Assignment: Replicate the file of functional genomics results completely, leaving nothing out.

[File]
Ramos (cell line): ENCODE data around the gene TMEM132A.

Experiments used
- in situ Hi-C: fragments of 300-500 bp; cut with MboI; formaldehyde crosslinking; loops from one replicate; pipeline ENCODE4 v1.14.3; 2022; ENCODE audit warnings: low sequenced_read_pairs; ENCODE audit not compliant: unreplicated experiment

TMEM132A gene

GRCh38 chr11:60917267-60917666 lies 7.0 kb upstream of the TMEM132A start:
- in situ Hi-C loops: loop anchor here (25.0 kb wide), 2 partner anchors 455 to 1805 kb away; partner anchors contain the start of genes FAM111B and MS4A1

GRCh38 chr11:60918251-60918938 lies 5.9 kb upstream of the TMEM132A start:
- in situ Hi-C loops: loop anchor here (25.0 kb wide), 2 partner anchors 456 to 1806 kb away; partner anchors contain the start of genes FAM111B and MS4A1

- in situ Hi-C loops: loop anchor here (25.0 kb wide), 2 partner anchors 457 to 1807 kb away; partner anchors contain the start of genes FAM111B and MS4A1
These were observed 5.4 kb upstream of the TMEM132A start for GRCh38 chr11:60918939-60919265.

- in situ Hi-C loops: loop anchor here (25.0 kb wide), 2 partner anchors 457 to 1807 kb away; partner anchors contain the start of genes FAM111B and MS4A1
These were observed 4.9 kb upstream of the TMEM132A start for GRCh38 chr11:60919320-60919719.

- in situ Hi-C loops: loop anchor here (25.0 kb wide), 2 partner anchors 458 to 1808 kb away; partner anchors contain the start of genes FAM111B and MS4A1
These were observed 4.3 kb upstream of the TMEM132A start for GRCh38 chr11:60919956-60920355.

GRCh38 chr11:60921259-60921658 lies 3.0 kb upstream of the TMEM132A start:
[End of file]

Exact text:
Ramos (cell line): ENCODE data around the gene TMEM132A.

Experiments used
- in situ Hi-C: fragments of 300-500 bp; cut with MboI; formaldehyde crosslinking; loops from one replicate; pipeline ENCODE4 v1.14.3; 2022; ENCODE audit warnings: low sequenced_read_pairs; ENCODE audit not compliant: unreplicated experiment

TMEM132A gene

GRCh38 chr11:60917267-60917666 lies 7.0 kb upstream of the TMEM132A start:
- in situ Hi-C loops: loop anchor here (25.0 kb wide), 2 partner anchors 455 to 1805 kb away; partner anchors contain the start of genes FAM111B and MS4A1

GRCh38 chr11:60918251-60918938 lies 5.9 kb upstream of the TMEM132A start:
- in situ Hi-C loops: loop anchor here (25.0 kb wide), 2 partner anchors 456 to 1806 kb away; partner anchors contain the start of genes FAM111B and MS4A1

- in situ Hi-C loops: loop anchor here (25.0 kb wide), 2 partner anchors 457 to 1807 kb away; partner anchors contain the start of genes FAM111B and MS4A1
These were observed 5.4 kb upstream of the TMEM132A start for GRCh38 chr11:60918939-60919265.

- in situ Hi-C loops: loop anchor here (25.0 kb wide), 2 partner anchors 457 to 1807 kb away; partner anchors contain the start of genes FAM111B and MS4A1
These were observed 4.9 kb upstream of the TMEM132A start for GRCh38 chr11:60919320-60919719.

- in situ Hi-C loops: loop anchor here (25.0 kb wide), 2 partner anchors 458 to 1808 kb away; partner anchors contain the start of genes FAM111B and MS4A1
These were observed 4.3 kb upstream of the TMEM132A start for GRCh38 chr11:60919956-60920355.

GRCh38 chr11:60921259-60921658 lies 3.0 kb upstream of the TMEM132A start: